DR Plan Zunesis

Datacenter Disaster Recovery: Who you gonna call?

A flood that damages mission-critical equipment is among the worst scenarios a data center can face, offering little hope for a quick fix. On April 13, 2015, the Zunesis team received a “first responders call” from a long-term public sector customer who had the misfortune to experience a broken water main that left their main data center under 2 feet of standing water.

The call for help came at 4 p.m. on a Thursday afternoon. Zunesis joined forces with HP and immediately responded to assess the damage. By the next morning, it was clear that the data center was living on borrowed time. With 18 racks of equipment compromised, it was imperative that the team immediately instigate a full Data center fail-over. Luckily, a secondary data center had just been completed, along with plans started for a full DR site; but those plans were stalled as the organization waited for additional funding to become available.

A two-fold plan was quickly put into place to swiftly expand the new data center to capacity while keeping the damaged data center up and running. The insurance company was immediately engaged to begin the replacement exercise while Zunesis and HP jumped in to “keep the lights on” in the existing data center.  Immediately needed were a large supply of extra drives; power supplies; cables; switches; and, most daunting, an emergency 120TB SAN array to move data to safety.

Zunesis Datacenter Disaster RecoveryBy Friday morning, emails had been circulated to the highest levels of HPE and Zunesis requesting emergency assistance. Zunesis quickly moved a 3Par 7200 array from its own internal lab to the customer site and expanded an additional 100TB in an emergency drive order to migrate data.   HP called in emergency supplies from all over the Americas. Extra drives, power supplies, cables, switches, and even servers arrived throughout the weekend. Within 48 hours, the teams had built up enough reserves to keep the data center live until all of the data could be migrated.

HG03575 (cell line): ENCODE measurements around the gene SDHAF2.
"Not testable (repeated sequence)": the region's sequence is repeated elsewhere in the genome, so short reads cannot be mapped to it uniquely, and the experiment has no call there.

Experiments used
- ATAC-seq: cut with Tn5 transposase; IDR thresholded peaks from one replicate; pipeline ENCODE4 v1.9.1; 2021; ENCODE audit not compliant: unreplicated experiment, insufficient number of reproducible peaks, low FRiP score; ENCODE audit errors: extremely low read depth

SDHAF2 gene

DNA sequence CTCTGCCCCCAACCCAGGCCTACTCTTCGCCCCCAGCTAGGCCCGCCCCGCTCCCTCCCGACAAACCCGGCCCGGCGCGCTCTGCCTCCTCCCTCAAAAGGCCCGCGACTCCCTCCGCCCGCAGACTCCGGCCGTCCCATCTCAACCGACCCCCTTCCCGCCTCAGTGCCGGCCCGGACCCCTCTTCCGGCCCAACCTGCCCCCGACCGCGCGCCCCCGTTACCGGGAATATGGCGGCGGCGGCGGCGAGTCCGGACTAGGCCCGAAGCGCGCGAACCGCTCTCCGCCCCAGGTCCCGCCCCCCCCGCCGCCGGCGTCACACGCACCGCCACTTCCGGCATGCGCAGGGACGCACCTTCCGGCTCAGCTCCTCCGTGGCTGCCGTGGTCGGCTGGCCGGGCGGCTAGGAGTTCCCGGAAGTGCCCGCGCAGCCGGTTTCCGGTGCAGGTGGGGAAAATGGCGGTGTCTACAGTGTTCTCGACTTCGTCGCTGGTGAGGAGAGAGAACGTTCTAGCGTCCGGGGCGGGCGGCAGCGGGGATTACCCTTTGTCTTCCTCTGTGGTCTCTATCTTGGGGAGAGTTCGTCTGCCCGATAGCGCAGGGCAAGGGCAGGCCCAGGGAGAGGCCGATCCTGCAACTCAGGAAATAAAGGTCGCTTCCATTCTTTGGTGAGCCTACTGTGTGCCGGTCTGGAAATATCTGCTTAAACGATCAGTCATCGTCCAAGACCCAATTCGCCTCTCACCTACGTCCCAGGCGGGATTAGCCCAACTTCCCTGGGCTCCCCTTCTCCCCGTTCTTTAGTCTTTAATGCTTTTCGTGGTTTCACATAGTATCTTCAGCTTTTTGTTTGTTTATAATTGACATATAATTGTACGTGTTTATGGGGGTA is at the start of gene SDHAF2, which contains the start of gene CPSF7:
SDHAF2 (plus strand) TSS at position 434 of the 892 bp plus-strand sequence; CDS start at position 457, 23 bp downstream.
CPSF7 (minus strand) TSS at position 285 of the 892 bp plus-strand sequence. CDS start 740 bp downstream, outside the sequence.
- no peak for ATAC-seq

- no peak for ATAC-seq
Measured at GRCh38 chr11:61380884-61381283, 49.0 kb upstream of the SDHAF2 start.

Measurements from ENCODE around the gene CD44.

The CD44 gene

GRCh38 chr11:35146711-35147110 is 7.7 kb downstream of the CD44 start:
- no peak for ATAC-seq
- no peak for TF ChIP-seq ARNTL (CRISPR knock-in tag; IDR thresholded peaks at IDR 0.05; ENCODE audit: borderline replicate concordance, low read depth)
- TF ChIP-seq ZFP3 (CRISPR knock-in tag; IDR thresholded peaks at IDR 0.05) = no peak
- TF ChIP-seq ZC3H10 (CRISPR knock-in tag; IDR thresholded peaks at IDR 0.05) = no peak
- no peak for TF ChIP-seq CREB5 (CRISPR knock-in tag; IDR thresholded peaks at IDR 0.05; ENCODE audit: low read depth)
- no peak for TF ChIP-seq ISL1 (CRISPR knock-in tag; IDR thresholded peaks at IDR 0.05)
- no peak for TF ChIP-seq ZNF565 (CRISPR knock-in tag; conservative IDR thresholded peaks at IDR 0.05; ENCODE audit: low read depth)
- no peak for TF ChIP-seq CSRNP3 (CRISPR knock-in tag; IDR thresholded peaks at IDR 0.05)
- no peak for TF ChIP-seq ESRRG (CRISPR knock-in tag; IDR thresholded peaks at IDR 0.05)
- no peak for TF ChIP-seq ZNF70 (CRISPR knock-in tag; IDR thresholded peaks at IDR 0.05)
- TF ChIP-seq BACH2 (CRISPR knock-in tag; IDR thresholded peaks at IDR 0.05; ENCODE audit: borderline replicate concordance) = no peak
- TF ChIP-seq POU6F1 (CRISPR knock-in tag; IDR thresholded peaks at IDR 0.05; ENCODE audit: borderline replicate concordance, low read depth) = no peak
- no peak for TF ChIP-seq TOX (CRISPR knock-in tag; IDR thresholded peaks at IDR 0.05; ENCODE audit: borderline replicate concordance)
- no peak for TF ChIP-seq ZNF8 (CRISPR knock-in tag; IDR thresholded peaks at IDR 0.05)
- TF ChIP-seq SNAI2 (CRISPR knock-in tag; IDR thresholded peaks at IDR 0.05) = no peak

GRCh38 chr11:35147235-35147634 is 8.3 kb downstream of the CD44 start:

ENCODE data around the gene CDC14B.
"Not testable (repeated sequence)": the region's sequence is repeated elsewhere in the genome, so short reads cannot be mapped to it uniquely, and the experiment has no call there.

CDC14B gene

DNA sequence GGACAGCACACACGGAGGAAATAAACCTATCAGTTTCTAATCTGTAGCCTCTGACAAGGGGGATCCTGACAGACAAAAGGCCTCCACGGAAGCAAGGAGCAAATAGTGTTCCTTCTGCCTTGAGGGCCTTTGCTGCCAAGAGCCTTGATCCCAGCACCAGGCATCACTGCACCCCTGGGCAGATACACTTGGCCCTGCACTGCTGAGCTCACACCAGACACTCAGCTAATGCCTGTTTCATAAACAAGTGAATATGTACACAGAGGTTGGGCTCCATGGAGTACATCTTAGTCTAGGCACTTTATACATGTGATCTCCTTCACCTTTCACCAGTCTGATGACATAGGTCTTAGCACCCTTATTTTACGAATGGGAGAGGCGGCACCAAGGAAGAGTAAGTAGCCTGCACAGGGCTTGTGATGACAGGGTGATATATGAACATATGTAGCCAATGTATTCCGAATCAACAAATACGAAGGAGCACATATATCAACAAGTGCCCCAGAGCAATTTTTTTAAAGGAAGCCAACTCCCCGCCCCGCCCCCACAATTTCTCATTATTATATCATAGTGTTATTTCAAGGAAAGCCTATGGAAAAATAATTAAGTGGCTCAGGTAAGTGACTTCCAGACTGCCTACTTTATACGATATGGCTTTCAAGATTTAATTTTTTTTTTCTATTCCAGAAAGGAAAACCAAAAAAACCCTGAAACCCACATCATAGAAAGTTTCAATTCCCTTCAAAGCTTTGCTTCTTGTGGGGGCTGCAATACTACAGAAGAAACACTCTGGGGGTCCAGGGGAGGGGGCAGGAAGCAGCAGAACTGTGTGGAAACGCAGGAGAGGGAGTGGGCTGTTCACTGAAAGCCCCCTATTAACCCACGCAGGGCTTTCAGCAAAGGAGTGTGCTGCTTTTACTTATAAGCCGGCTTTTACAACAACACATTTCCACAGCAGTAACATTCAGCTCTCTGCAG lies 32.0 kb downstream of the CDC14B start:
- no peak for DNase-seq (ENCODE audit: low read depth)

Although all IT organizations know that it’s critical to have a solid DR plan and failover Data center in place, the reality is that the Data center spotlight is on monitoring and compliance; and the loss of a main data center is crippling. The second most common cause of catastrophic failures (after electrical) in the Data center is water leaks. Taking the following three steps can help avoid a flood disaster:

 

  • Initial survey to ensure that the location of our data center is not in a flood plain and that the site is well protected from external water sources. Confirm that the fabric of the building is well enough designed and properly maintained to prevent the ingress of rain (even in extreme storm conditions). Check how sources of water inside the building are routed (hot and cold water storage tanks, pipe runs, waste pipes, WCs, as well as water-based fire suppression systems in the office space). Office space above a data center is almost always dangerous from a water ingress perspective.
  • Protection to ensure that any water entering the data center does not have the opportunity to build up and cause a problem. If you are really worried, install drains and a sump pump under the plenum floor. Ensure that the floor space is sealed and that all cable routes through partition walls are stopped up to be air and water tight.
  • Monitoring is critical in a data center – we absolutely need to be able to detect water under the plenum floor. Generally, water detection systems use a cable that runs under the floor and causes an alarm to be triggered if it comes into contact with water.

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